With the rise of the aircraft carrier in World War 2 and advances in radar technology, the United States Navy entered into a period of adopting piston-powered, twin engined aircraft specially designed and outfitted for the Airborne Early Warning (AEW) role. These aircraft were appropriately modified for life at sea, particularly over-water operations and carrier take-off, landing and storage. Such was the Grumman E-1 "Tracer" line of the 1960s and 1970s which was born from the transport-minded Grumman C-1 "Trader" family. The original Trader was adopted as an at-sea aircraft carrier transport platform in 1952 and served across 83 examples into the late 1980s. The E-1 represented a successful conversion of this line and saw her first flight on December 17th, 1956. The series was formally introduced into USN service in 1958 and managed a service life into 1977 across 88 examples before being officially replaced by the modern and more advanced Grumman E-1 "Hawkeye" line appearing in 1964.
The E-1 was born as the XTF-1W prototype and featured a twin rudder tail configuration, two underslung engine nacelles along a pair of high-mounted wing assemblies. The wings were designed to fold sideways via a hinge system. The sideways method was forced by the addition of the large radome over the fuselage. The cockpit was held well-forward in the design aft of a short nosecone assembly. The fuselage was tear-drop shaped in its side profile and offered the required aerodynamics. The prototype lacked the electronics of the finalized models and carried the serial number of 136792. The undercarriage was wholly retractable and arranged in a tail-dragger configuration, using two main front landing legs and a small tail wheel, giving the airframe a pronounced "nose-up" appearance when at rest. A tail hook was added under the empennage for carrier-based landings. One of the most obvious features of the design was its large radome fitted atop the fuselage spine at midships as part of the Hazeltine AN/APS-82 system. The radome was supported by a shallow framework of struts and designed in an aerodynamically refined way. This installation made the E-1 family highly recognizable on the decks of American carriers of the period. The standard crew arrangement for Tracers was four personnel to include two pilots and a pair of RADAR/Interceptor Controllers.
Power for the E-1 was served through 2 x Wright R-1820-82A Cyclone series 9-cylidner radial piston engines, each developing up to 1,525 horsepower driving three-bladed propeller assemblies. This provided the aircraft with a maximum speed of 240 miles per hour with a cruising speed of 160 miles per hour. Range was 1,035 miles with a mission endurance time of nearly 7 hours. The aircraft could reach service ceilings of 15,800 feet at a rate-of-climb nearing 1,120 feet per minute.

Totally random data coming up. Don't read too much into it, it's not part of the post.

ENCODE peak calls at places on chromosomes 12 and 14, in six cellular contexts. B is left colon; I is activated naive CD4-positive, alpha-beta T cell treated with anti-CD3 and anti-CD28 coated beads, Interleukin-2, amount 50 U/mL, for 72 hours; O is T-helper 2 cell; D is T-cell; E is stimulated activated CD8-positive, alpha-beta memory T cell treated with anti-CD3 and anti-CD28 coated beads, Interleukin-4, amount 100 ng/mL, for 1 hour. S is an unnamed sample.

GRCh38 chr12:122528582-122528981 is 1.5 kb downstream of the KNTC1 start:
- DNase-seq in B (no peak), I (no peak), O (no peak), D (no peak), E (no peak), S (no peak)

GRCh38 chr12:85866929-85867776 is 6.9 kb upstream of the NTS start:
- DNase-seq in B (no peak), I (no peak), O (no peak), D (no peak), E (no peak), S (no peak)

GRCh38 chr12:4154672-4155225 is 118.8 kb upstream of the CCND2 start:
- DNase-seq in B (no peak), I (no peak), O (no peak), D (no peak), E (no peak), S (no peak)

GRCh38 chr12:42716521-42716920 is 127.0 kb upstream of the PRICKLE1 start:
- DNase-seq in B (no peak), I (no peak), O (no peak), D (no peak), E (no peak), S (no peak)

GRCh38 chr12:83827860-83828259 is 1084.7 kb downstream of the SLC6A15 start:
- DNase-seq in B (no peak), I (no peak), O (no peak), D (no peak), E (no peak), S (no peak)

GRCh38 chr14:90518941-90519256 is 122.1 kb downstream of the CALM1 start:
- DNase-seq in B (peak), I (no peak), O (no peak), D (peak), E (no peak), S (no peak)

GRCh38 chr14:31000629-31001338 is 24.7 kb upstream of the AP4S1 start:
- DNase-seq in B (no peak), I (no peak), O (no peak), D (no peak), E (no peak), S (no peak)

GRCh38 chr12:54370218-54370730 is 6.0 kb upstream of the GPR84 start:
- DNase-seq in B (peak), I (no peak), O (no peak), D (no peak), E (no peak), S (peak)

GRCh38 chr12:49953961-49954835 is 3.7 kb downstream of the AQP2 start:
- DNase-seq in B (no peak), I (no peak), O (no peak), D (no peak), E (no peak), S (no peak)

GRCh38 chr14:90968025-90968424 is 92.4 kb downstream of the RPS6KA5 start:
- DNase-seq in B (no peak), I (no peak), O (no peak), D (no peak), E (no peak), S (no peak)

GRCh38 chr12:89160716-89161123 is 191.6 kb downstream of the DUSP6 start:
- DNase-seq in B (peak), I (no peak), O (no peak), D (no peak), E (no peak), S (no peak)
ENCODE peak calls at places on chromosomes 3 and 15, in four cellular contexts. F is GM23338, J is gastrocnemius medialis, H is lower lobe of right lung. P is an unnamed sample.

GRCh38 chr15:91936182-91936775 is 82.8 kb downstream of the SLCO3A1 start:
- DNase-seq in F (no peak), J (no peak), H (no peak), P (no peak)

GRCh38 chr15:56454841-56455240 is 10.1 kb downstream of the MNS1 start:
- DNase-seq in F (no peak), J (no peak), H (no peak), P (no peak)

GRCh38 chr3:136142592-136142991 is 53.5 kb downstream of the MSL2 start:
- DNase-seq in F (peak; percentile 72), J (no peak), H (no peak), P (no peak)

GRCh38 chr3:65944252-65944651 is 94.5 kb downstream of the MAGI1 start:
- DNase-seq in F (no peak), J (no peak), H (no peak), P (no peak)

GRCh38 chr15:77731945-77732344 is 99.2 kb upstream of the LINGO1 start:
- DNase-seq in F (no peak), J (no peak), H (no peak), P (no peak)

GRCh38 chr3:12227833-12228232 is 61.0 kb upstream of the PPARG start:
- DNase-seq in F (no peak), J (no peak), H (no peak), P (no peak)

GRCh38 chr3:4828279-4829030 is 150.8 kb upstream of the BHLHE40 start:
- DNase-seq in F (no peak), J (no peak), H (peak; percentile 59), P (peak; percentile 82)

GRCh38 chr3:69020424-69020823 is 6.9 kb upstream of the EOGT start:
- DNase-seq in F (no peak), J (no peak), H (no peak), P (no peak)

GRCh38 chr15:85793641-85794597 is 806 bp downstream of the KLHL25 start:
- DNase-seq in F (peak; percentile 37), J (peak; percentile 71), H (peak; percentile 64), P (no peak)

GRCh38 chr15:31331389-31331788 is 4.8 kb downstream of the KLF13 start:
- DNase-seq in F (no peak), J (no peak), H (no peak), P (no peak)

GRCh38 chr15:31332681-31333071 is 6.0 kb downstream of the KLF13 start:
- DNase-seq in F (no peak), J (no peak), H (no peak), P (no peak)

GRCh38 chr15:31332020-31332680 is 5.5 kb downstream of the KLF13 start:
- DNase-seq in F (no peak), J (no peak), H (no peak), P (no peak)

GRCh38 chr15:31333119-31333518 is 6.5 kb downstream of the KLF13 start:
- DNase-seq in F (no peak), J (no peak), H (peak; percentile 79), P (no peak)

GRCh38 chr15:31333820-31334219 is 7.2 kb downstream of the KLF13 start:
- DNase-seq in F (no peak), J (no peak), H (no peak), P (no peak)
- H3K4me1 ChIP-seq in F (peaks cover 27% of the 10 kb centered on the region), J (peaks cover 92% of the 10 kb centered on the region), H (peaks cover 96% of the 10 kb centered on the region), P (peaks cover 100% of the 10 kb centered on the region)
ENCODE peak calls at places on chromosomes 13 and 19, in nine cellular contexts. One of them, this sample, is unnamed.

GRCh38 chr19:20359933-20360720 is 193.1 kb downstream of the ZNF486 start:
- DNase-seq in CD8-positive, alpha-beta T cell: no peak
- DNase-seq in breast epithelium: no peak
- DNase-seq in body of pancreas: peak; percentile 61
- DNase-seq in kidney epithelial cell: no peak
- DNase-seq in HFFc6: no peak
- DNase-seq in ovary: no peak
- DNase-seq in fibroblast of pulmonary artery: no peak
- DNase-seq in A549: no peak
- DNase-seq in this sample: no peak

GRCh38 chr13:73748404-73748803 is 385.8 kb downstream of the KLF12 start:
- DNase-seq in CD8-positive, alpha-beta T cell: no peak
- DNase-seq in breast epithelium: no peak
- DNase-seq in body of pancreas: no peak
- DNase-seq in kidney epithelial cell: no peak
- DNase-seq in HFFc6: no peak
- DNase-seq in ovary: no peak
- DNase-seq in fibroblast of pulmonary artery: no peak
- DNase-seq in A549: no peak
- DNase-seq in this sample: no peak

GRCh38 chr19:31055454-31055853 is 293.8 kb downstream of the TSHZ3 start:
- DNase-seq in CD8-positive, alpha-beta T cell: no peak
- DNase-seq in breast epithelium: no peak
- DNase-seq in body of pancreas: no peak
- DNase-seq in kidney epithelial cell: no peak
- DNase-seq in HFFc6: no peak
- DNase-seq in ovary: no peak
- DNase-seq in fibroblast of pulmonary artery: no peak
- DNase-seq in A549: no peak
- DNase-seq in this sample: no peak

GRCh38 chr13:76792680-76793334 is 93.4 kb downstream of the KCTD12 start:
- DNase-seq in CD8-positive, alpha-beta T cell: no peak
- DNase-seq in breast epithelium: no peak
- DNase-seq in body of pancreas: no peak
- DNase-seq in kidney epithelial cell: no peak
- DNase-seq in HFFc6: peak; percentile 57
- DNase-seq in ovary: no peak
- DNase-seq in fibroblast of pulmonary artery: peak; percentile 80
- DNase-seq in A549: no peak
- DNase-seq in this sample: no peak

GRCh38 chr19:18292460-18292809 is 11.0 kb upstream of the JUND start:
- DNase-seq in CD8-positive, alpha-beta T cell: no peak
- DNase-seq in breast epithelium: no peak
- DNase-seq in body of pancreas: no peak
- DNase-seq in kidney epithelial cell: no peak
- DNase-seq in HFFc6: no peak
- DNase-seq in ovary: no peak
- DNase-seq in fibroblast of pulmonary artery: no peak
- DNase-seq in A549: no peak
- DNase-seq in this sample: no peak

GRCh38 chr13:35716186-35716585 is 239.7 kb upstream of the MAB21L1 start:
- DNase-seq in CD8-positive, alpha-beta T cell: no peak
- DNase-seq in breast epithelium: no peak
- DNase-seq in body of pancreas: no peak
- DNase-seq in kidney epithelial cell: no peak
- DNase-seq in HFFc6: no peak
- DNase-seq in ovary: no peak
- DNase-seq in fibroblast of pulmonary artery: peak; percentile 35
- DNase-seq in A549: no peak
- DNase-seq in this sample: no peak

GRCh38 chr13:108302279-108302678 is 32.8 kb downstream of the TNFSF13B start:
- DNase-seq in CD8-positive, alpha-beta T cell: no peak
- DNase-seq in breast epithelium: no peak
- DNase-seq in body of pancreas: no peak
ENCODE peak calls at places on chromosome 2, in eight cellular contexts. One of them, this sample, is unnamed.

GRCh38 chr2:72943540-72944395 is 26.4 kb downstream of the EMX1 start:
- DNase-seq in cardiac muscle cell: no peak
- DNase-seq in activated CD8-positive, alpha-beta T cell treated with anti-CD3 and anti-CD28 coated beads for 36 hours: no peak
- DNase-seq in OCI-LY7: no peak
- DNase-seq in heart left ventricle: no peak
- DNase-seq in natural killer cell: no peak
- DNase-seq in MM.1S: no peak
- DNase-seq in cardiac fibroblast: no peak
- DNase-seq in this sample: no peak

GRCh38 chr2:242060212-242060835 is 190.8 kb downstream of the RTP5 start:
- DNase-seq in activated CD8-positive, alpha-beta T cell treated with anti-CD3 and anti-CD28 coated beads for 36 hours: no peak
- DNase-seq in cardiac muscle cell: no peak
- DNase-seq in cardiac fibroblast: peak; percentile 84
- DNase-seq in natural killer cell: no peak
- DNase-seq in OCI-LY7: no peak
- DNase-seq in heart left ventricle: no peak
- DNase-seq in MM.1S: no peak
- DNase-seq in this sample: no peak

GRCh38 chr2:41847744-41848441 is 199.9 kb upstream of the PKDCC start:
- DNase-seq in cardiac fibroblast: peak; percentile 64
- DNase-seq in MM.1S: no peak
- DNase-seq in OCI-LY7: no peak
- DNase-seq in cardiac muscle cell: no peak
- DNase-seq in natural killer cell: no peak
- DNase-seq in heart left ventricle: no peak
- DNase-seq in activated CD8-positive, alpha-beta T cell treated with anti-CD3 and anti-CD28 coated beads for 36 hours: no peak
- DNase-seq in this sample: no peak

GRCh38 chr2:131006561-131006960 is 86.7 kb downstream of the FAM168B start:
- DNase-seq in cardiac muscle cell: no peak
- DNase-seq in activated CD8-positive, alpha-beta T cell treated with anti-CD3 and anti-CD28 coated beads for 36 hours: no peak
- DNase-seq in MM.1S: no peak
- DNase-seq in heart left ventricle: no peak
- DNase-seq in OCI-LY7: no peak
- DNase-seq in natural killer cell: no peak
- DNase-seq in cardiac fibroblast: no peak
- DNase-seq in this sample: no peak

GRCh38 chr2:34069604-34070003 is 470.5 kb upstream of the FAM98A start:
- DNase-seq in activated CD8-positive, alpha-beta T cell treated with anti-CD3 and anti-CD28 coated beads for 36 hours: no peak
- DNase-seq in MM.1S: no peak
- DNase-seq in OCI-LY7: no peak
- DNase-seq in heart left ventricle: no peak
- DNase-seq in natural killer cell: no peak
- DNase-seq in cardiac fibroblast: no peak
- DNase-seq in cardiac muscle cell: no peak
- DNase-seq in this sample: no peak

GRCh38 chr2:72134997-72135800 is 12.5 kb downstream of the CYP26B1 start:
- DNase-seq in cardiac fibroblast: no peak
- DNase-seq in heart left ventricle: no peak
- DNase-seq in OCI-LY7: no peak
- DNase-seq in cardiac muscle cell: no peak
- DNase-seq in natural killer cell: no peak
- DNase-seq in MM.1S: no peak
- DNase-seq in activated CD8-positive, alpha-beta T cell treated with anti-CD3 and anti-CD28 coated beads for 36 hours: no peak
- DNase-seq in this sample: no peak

Structurally, the E-1 was given a running length of 45 feet, 4 inches, a wingspan of 72 feet, 4 inches and a height of 16 feet, 10 inches. Empty listed weight was 20,640lbs with a maximum take-off weight of 26,600lbs.
The XTF-1W product was eventually redesignated under the XWF-1 identifier and entered production as the WF-2 under the then-current USN aircraft naming convention. The XTF-1W itself was then converted back to its C-1A Trader form while still holding on to its twin-fin tail arrangement. In the 1962 reorganization, the WF-2 was redesignated as the E-1B.
Tracers were still in use by the time of heavy involvement of American forces in the Vietnam War (1955-1975). E-1s in the war served in the Combat Air Patrol (CAP) role alongside fighter groups where they could relay enemy positions/activity and arrange ground strikes. Tracers were involved until about 1973 and the American commitment in the region ended in 1975. All Tracers were effectively removed from the USN inventory by 1977, bringing an end to their often overlooked contribution to American naval aviation. One claim to fame of the series was its status as a trend-setting carried based AEW platform - a category of naval aircraft that remains in play to this day (2013).
In all, some 88 WF-2/E-1B aircraft were produced. Due to its original "WF" designation, Tracers were nicknamed "Willy Fudd". Similarly, E-2 Hawkeyes were known under the nickname of "Super Fudd". The USN currently (2013) enjoys AEW capabilities through its E-2D "Advanced Hawkeye" platform and is one of the few propeller-driven airframes still operating on modern carrier decks.
Status Retired, Out-of-Service
Production 88 Units
Grumman - USA
- Airborne Early Warning (AEW)
- Navy / Maritime
42.32 ft (12.9 m)
69.55 ft (21.2 m)
16.08 ft (4.9 m)
18,748 lb (8,504 kg)
29,150 lb (13,222 kg)
(Showcased weight values pertain to the Grumman WF-2 / E-1 Tracer production model)
15,748 feet (4,800 m; 2.98 miles)
1,300 miles (2,092 km; 1,130 nm)
1,120 ft/min (341 m/min)
(Showcased performance values pertain to the Grumman WF-2 / E-1 Tracer production model; Compare this aircraft entry against any other in our database)
(Showcased armament details pertain to the Grumman WF-2 / E-1 Tracer production model)
XWF-1 - Design Study Designation based on S2F-1 Tracker modified for the Airborne Early Warning role.
WF-2 - Original Production Model Designation; based on TF-1 Trader; redesignated to E-1B beginning in 1962; 88 examples produced.
E-1B - Redesignation from WF-2 beginning in 1962.
* Ribbons not necessarily indicative of actual historical campaign ribbons. Ribbons are clickable to their respective campaigns/operations.
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